Italy bans AstraZeneca batch following two deaths in Sicily

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ROME – Italian health authorities have ordered the withdrawal of a batch of AstraZeneca coronavirus vaccine following the deaths of two men in Sicily who had recently been inoculated, a source close to the matter said on Thursday (March 11).

Italy’s medicines authority Aifa confirmed that it was halting the use of a batch of doses as a “precautionary” measure, adding that no link had been established between the vaccine and subsequent “serious adverse events”.

It did not specify what incidents it was referring to.

However, the source said health authorities moved following the deaths this month of Stefano Paterno, a 43-year-old navy officer, and Davide Villa, a 50-year-old policeman, who had both received shots from AstraZeneca’s ABV2856 batch.

Paterno died of a suspected heart attack on Tuesday, the day after his shot.

Villa died at the weekend, some 12 days after his inoculation.

Local newspapers said he fell ill within 24 hours of his injection, and reported that doctors had diagnosed a deep vein thrombosis, which later resulted in a brain haemorrhage.

Italy’s move came hours after Denmark and Norway announced they were temporarily suspending the use of AstraZeneca’s vaccine shots after reports of the formation of blood clots in some who have been vaccinated.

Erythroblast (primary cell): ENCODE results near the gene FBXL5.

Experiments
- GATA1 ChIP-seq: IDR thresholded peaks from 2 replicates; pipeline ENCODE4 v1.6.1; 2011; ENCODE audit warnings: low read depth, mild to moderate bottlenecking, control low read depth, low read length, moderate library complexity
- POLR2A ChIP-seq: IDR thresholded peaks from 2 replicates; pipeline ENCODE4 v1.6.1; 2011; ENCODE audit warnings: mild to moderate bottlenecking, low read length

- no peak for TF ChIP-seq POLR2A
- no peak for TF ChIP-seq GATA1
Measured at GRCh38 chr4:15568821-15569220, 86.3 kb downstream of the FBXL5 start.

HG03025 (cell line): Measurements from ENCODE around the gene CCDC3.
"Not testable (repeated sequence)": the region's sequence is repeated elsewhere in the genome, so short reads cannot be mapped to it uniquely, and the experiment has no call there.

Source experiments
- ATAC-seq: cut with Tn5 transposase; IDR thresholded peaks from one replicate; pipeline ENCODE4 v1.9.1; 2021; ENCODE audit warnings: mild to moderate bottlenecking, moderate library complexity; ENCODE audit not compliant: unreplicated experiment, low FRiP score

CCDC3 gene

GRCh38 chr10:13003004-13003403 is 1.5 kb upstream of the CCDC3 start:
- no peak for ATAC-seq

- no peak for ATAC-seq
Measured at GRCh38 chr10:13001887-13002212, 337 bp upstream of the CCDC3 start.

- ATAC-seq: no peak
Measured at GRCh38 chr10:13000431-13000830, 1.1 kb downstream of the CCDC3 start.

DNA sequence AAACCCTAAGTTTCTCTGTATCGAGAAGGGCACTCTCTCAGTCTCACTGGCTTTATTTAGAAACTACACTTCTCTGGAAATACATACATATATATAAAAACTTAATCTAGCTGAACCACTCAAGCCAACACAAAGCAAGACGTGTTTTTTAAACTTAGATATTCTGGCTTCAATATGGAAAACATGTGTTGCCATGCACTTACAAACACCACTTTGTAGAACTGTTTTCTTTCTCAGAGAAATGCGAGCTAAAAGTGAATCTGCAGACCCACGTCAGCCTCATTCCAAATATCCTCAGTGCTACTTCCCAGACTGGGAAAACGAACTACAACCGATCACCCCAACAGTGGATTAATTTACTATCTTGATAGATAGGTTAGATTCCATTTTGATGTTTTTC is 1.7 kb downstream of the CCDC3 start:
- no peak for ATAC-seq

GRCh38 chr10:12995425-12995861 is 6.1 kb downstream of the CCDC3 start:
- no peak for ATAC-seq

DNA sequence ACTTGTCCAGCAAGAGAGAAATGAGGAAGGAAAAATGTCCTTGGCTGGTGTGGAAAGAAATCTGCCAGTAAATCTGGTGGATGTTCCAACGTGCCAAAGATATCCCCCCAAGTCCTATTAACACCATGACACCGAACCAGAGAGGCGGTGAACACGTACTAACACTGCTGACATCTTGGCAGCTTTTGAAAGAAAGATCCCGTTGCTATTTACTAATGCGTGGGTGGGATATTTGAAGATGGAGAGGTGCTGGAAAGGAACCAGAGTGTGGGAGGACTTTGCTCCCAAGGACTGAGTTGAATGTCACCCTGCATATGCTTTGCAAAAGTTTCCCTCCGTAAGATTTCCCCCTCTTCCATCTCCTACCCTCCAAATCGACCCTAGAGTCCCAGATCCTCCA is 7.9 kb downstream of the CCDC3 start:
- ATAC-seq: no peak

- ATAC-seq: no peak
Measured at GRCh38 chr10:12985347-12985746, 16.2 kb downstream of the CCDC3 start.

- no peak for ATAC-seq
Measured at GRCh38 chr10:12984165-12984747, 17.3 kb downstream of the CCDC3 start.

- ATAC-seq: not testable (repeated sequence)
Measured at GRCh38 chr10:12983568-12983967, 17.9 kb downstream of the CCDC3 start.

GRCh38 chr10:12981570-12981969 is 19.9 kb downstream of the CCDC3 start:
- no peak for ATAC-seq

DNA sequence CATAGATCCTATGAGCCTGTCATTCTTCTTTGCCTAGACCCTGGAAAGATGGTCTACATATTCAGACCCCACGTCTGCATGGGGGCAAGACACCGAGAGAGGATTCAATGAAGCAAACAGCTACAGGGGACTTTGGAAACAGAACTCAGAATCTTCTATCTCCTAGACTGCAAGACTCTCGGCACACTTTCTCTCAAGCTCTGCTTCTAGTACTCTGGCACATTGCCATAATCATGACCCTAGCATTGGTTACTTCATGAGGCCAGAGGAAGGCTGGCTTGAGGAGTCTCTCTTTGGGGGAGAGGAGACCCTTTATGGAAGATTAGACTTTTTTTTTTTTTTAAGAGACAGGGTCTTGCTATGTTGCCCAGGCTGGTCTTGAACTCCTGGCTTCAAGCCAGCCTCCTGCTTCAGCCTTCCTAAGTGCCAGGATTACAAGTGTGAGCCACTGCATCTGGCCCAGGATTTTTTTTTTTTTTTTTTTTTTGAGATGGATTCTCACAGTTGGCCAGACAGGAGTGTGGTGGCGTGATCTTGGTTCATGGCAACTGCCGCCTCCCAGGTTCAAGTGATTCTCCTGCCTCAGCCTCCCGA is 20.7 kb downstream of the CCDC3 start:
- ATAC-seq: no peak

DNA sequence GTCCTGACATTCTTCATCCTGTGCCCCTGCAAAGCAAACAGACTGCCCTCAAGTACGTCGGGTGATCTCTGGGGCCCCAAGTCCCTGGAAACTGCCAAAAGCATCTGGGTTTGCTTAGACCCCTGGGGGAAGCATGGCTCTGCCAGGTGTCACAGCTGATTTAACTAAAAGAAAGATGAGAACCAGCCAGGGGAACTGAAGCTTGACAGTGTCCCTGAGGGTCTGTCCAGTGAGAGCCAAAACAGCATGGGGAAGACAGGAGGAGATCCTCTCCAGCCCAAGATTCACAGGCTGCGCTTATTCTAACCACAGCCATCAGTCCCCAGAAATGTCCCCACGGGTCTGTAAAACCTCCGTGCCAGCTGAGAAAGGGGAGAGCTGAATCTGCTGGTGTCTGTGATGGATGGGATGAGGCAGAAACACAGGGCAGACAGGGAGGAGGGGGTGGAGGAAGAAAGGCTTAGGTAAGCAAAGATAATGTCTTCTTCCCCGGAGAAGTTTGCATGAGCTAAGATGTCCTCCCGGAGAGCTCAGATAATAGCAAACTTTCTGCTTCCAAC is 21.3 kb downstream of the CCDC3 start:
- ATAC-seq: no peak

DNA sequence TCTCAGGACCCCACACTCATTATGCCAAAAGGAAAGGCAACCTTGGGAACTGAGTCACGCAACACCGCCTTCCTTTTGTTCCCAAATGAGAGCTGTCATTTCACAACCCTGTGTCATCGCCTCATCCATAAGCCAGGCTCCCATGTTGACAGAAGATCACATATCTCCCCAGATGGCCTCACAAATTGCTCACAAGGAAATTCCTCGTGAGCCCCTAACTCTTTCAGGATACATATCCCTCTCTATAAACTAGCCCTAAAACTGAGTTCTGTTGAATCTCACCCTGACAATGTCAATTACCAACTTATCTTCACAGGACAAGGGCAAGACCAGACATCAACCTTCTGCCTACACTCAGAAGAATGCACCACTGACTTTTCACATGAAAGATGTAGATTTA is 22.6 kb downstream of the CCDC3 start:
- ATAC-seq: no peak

AstraZeneca on Thursday told Reuters in a written statement the safety of its vaccine had been extensively studied in human trials and peer-reviewed data had confirmed the vaccine was generally well tolerated.

The drugmaker said earlier this week its shots were subject to strict and rigorous quality controls and that there had been “no confirmed serious adverse events associated with the vaccine”.

In a separate development, Austria on Sunday stopped using a batch of AstraZeneca shots while investigating a death from coagulation disorders and an illness from a pulmonary embolism.

The batch involved in that case was not the same as the batch under review in Italy.

Italy’s Aifa said it was working closely with the European Union’s drug regulator, the European Medicines Agency (EMA), over the the issue.

Magistrates on the Mediterranean island have opened investigations into the deaths of both Paterno and Villa, neither of whom was believed to had previous health problems.

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